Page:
Then there are the people. Rwanda is one of the most densely populated countries in the world and you can hardly drive fifty metres without seeing someone – sometimes walking on their own, more often in groups, going to or coming from markets with their purchases perched high on their heads. Others are tending and sweeping the verges, the recently-planted variegated-leaf bushes and hibiscus plants soon to become features beautifully lining the road in a country that takes huge pride in being neat, clean and tidy – there is virtually no rubbish in sight. Then you notice – why would you, unless you had been told – that everyone is wearing something on their feet, usually flip flops of some sort, because walking outside barefoot is strictly forbidden.

Turning off the tarmac road after around an hour and a half of enjoyable driving through the fascinating countryside, with exciting and tantalising glimpses of the Muhabura volcano peeking through its clothing of morning cloud, the journey changes suddenly as the vehicle twists and turns along a stone and murram track, past small villages and the usual array of crops all the way. There is a sense of being more in Africa after the earlier drive and then the VIRUNGA LODGE suddenly comes into view. The beating drums and singing voices of a “Royal welcome” break the silence as the manager offers a warm welcome and a tour up the path to the main building of the Lodge.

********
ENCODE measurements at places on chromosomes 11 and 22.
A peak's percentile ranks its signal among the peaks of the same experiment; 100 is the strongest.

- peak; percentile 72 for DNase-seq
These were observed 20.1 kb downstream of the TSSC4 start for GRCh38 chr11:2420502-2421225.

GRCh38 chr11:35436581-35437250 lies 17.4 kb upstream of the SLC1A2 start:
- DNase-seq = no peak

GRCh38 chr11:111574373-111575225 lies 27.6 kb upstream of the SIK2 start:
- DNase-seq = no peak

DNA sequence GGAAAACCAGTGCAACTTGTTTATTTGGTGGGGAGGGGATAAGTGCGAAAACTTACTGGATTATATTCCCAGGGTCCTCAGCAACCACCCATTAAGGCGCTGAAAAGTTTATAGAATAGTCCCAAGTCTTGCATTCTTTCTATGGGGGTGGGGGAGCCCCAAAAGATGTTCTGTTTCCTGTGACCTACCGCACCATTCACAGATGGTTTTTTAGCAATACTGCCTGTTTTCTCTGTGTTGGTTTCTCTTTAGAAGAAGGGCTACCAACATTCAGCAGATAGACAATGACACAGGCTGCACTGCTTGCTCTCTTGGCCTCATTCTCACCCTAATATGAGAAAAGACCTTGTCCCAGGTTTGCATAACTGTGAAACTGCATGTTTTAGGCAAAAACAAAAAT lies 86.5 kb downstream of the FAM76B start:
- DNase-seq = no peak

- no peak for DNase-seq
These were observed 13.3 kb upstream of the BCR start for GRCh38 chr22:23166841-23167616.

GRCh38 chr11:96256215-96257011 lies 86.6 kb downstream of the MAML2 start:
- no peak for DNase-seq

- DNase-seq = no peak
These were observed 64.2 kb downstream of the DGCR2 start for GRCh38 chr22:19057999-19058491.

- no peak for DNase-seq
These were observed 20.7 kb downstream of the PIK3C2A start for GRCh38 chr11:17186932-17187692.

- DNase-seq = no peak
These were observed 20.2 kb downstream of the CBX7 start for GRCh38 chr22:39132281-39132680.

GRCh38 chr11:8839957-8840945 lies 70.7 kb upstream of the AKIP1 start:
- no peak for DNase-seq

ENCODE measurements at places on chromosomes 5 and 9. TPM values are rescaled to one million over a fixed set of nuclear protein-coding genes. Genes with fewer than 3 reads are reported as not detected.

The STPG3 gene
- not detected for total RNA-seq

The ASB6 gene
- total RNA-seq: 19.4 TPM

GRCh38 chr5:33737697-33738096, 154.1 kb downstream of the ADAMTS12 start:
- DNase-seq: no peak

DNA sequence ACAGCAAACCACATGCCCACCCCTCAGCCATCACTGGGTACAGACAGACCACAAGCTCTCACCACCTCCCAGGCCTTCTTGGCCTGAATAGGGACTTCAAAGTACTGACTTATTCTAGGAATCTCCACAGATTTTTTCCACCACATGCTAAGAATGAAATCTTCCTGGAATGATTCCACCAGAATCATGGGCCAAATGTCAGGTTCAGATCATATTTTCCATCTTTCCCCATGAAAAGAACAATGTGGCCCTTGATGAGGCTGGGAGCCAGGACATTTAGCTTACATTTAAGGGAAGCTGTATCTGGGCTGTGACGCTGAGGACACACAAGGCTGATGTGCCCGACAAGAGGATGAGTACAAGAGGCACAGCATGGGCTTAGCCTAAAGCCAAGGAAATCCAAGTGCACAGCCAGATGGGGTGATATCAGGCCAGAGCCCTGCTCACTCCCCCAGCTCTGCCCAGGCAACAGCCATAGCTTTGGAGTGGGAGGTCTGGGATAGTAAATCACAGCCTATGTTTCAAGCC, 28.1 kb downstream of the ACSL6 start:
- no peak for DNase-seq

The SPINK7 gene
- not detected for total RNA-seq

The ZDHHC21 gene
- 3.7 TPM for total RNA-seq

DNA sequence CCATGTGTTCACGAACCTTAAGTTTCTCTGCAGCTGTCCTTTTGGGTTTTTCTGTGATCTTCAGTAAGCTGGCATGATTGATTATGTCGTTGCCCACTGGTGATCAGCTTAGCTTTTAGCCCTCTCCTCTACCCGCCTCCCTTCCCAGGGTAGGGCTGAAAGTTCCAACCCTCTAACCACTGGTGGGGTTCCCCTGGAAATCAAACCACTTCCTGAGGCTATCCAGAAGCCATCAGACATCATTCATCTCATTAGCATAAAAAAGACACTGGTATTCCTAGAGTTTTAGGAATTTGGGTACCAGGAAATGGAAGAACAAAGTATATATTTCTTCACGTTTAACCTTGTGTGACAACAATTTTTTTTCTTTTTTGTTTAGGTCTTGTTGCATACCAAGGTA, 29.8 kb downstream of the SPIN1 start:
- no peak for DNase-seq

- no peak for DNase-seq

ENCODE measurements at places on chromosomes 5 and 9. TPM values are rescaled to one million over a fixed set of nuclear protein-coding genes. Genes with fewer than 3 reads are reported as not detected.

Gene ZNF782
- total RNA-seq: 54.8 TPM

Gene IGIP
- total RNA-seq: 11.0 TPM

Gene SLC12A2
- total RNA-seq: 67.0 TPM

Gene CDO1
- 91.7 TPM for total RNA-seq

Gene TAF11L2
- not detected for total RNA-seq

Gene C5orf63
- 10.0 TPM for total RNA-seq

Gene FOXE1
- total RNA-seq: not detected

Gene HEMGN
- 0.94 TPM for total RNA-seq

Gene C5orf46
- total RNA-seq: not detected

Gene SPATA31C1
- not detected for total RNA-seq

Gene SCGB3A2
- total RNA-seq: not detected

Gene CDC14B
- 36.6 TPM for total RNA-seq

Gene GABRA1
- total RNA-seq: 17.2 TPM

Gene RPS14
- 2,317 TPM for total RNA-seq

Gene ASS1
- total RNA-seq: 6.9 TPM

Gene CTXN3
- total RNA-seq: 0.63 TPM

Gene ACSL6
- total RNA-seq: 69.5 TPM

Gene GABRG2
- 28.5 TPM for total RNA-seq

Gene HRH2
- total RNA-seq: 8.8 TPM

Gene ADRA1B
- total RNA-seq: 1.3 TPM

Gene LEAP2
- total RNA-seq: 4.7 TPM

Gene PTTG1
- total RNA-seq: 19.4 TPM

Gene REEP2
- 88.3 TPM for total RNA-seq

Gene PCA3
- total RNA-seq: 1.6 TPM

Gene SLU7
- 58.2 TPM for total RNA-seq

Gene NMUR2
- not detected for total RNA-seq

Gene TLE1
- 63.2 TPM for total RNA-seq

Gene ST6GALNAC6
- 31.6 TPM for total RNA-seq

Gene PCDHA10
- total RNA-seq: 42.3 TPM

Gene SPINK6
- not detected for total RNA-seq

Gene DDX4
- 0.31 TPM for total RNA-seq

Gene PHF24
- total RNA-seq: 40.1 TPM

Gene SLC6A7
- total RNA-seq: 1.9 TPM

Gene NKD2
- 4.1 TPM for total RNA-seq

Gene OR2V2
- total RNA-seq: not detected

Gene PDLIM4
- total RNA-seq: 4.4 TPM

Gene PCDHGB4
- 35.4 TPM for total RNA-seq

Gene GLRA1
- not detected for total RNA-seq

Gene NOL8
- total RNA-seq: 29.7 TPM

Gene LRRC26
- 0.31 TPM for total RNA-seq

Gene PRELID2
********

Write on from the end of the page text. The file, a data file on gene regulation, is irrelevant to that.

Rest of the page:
The views all around are stunning – five volcanoes’ peaks stretch away into the distance and the crater-lake Burera glistens in the sun way below. The quiet and peace is pierced by birdsong and the first cold beer is most welcome. The site has been chosen well and it took vision by someone, plus a good deal of courage and faith, to have embarked on such an ambitious project some fourteen years ago when Rwanda was a very different country, recovering as it was from the horrors of the genocide.

The owner and founder of this beautifully designed eco-Lodge is Praveen Moman, who, as a child growing up in Uganda in the 1960s, was inspired by early efforts with gorilla tourism.

The separately-spaced private bandas, all ingeniously equipped and tastefully decorated, and the main building means there is plenty of room to relax over a drink and read about the surrounding volcanic countryside. The new Diane Fossey map room is a fund of information for those at the beginning of a gorilla-trekking tour in the nearby national park. Where Praveen led, others have followed and there are now a number of luxury lodges to choose from. A visit to Rwanda should if possible include getting out of the city of Kigali and a trip out to his unique site in an area of great natural beauty. A truly memorable experience.